Tramadol are highly addictive and they will get you high. They work in good synergy with weed if you want less opiates more natural in your meds. Used as directed people go off their meds and don’t become addicts but long term opiates is not great. The fact is those are some strong stuff. Good you are wary. Be careful with alcohol you’ll feel wonderful then throw up or worse get ill. I had some for a back one time, interesting.

      Some chronic pain sufferers I know have gone the route of meditation, I know it certainly works for emotional pain, and for them physical too. It takes practise. You can meditate sitting up, lying down, it’s better comfortable than making like a lotus blossom to ‘do it right’.

  17. patricia bremner 18

    Thanks I see him around the 30th, but could go earlier. Yes this is a bit sad the crack in the acetabulum is painful.

  18. Patricia Bremner – after knee replacement surgery I found Tramadol gave me ghastly nightmares. I tried not to sleep at night so GP gave me better meds that had no side effects. Time will be your great healer – I wish you well.

    • patricia bremner 19.1

      Thanks Patricia, I will ring and ask my Dr., as I feel insecure and woozy as well as the extra pain problem. Healing will take 6 to 12 weeks more depending.

  19. joe90 20

    Two years of the GOP controlling both houses with no movement towards the wall and suddenly, just as a the Democrats are about to take control , crisis.

    The shutdown is all about tRump and McConnell suspending democracy, not a fucking wall.

    • Draco T Bastard 20.1

      I’m pretty sure that you’ll find that the GoP doesn’t like democracy and does everything in its power to circumvent it. Removing polling booths from where they’re needed most if they suspect that those people won’t vote for them, throwing millions off of voting lists for whatever, and other means of disenfranchising those that they don’t like.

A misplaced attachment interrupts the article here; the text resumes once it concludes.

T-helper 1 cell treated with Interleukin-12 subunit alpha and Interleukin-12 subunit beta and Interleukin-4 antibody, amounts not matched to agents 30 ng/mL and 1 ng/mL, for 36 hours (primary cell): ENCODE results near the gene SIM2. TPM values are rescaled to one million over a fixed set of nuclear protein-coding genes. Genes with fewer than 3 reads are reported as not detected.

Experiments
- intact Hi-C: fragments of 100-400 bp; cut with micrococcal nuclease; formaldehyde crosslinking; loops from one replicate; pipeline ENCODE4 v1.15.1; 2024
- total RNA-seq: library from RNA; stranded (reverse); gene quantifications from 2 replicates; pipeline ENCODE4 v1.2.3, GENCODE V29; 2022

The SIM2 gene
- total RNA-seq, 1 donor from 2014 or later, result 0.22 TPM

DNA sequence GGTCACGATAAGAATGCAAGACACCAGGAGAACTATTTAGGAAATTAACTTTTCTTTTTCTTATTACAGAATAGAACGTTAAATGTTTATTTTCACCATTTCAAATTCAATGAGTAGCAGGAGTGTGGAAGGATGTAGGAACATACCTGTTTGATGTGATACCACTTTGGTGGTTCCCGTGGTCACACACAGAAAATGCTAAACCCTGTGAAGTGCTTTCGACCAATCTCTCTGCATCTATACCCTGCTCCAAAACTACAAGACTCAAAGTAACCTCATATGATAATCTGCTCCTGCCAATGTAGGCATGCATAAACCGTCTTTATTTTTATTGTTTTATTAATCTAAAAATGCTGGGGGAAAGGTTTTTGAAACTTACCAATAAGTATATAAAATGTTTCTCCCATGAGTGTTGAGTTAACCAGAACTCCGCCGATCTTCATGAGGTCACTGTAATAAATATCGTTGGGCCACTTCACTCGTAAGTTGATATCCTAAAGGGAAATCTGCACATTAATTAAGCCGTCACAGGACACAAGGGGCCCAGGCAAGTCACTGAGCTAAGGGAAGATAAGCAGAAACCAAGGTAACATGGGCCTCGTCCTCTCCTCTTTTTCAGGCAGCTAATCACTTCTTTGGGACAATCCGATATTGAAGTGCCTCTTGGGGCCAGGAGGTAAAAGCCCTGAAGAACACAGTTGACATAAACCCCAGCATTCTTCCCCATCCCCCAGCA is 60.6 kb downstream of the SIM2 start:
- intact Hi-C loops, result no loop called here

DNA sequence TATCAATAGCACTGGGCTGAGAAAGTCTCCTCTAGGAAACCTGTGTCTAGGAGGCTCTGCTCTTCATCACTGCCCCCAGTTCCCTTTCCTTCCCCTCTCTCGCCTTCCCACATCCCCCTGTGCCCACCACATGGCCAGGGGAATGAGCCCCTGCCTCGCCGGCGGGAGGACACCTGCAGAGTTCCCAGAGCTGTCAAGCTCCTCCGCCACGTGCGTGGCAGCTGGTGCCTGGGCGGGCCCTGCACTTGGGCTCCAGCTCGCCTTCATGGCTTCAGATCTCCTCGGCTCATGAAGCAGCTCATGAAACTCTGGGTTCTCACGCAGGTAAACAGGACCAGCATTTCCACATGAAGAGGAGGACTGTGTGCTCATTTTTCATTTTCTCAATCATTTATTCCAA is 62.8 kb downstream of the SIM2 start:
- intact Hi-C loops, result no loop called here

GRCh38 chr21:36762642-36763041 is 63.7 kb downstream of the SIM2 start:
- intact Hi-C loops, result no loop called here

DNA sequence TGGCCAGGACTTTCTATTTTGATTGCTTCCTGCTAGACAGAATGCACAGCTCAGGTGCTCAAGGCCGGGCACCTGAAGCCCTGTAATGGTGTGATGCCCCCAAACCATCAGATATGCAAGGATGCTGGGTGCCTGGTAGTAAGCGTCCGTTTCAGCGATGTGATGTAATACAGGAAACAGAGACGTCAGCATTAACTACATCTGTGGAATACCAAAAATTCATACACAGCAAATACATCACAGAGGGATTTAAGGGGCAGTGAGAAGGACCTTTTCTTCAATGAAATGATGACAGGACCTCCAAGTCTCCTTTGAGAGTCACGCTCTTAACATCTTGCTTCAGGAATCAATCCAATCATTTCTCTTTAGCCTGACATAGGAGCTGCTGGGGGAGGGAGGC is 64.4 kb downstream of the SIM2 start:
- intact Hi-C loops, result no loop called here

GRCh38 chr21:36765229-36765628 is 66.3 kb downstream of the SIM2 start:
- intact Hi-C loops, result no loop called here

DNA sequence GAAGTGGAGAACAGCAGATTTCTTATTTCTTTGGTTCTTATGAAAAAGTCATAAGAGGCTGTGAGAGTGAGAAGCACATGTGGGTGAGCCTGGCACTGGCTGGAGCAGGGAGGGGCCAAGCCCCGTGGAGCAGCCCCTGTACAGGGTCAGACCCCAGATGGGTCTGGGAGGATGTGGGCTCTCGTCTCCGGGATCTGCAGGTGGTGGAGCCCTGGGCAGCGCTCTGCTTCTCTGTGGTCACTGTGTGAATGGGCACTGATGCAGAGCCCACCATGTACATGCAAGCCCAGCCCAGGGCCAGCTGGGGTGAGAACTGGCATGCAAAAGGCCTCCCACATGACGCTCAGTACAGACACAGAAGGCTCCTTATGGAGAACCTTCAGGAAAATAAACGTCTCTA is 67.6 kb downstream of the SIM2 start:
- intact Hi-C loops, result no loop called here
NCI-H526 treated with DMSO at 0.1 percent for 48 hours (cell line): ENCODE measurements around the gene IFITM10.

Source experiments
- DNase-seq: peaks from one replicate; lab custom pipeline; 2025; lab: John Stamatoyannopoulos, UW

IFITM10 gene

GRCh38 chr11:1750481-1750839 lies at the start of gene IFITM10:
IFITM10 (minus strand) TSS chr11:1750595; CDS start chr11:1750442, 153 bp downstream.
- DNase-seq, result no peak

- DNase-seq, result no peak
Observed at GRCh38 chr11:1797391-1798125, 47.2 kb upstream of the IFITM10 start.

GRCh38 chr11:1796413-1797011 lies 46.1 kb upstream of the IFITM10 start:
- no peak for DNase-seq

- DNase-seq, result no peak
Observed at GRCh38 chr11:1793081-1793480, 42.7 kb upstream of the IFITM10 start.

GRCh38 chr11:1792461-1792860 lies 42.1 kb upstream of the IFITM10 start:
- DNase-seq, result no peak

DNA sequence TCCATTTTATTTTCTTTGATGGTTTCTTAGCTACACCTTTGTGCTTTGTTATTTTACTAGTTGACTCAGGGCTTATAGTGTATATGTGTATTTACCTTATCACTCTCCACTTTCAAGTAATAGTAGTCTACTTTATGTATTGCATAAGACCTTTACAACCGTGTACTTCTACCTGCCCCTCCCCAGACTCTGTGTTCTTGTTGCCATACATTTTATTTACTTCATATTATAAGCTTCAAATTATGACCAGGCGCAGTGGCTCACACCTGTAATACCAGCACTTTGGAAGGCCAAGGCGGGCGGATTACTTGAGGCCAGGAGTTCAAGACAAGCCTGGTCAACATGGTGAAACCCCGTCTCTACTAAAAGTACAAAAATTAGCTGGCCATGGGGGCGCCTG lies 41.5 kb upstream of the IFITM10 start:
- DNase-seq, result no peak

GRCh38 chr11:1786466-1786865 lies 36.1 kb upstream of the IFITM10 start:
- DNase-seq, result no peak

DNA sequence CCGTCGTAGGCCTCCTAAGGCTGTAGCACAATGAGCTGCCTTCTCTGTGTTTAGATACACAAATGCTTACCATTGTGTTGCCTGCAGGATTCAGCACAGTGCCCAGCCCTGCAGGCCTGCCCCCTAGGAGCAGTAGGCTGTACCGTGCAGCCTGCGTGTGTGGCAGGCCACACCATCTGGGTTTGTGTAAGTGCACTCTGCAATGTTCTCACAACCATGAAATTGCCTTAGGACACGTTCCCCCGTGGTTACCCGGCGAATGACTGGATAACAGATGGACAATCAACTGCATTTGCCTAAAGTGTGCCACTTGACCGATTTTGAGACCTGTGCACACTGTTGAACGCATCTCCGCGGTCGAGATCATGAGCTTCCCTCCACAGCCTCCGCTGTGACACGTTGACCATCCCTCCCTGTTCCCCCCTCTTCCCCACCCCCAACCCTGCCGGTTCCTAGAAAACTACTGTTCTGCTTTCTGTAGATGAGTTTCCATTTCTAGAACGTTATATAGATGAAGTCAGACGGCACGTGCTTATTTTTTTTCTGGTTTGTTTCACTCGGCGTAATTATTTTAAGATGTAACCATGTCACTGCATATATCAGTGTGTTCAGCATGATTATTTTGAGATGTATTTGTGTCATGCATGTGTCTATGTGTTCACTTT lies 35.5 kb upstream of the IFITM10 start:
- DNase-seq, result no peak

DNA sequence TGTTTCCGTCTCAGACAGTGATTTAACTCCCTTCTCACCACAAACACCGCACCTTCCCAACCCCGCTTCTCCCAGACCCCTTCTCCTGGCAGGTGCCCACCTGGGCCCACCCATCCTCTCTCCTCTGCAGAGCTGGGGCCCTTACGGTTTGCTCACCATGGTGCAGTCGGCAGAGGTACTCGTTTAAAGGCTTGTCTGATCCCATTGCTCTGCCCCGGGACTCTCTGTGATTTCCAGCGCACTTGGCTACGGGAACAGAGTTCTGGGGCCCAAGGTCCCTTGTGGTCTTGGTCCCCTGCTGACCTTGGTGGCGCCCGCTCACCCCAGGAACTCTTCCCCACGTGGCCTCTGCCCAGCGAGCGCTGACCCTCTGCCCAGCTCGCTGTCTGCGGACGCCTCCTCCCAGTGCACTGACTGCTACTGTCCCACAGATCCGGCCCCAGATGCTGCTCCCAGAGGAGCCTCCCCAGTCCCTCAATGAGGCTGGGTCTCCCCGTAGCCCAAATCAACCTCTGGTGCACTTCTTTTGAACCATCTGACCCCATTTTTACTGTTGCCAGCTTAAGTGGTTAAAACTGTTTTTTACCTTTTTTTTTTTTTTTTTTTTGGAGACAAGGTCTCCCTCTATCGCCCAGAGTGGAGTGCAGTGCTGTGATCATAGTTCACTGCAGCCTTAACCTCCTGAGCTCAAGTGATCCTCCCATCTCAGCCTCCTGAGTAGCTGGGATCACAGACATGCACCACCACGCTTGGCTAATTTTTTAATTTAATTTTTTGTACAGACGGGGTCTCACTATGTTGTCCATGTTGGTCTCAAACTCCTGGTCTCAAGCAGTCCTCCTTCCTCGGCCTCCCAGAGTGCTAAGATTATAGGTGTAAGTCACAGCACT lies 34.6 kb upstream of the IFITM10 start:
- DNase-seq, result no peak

20. Sabine 21

    the ‘compromise’ offered by the shitstain was released and it is appropriatly shitty.
    Not that i expected differently, after all we are talking about the shitstain and his enablers.

    https://docs.google.com/viewer?url=https%3A%2F%2Fwww.appropriations.senate.gov%2Fimo%2Fmedia%2Fdoc%2FEnd%2520the%2520Shutdown%2520and%2520Secure%2520the%2520Border%2520Act.pdf

    this guy has made a list for your viewing pleasure – cause who wants to read hundreds of pages of shittyness?

    Mcconnel will let this bill go to vote in the senate, after all he is good as doing as he is told to do. It might be vulgar and such, but yes, the man knows how to kiss arse, he is very very good at it and he has no issues doing it.
    Never mind, that the bill will still have to go back to congress where it is dead on arrival.

    but never mind, this is not racism, this is just an expression of the economically anxious white male working class, the only class that counts.

    • ropata 21.1

      However distasteful to the open borders left, it is perfectly valid to defend your sovereign borders. Residence/citizenship for aliens is a privilege not a right.

      The question of ethics and moral obligation is something for voters to decide – the Trump administration is upholding its election pledges.

  21. mary_a 22

    And here we have Paula Bennett admitting she indulged in marijuana in her youth. A criminal act?

    Yet Metiria Turei was hounded out of Parliament by media and just about every other right wing scoundrel, through her admittance of committing benefit fraud as a single parent trying to make ends meet!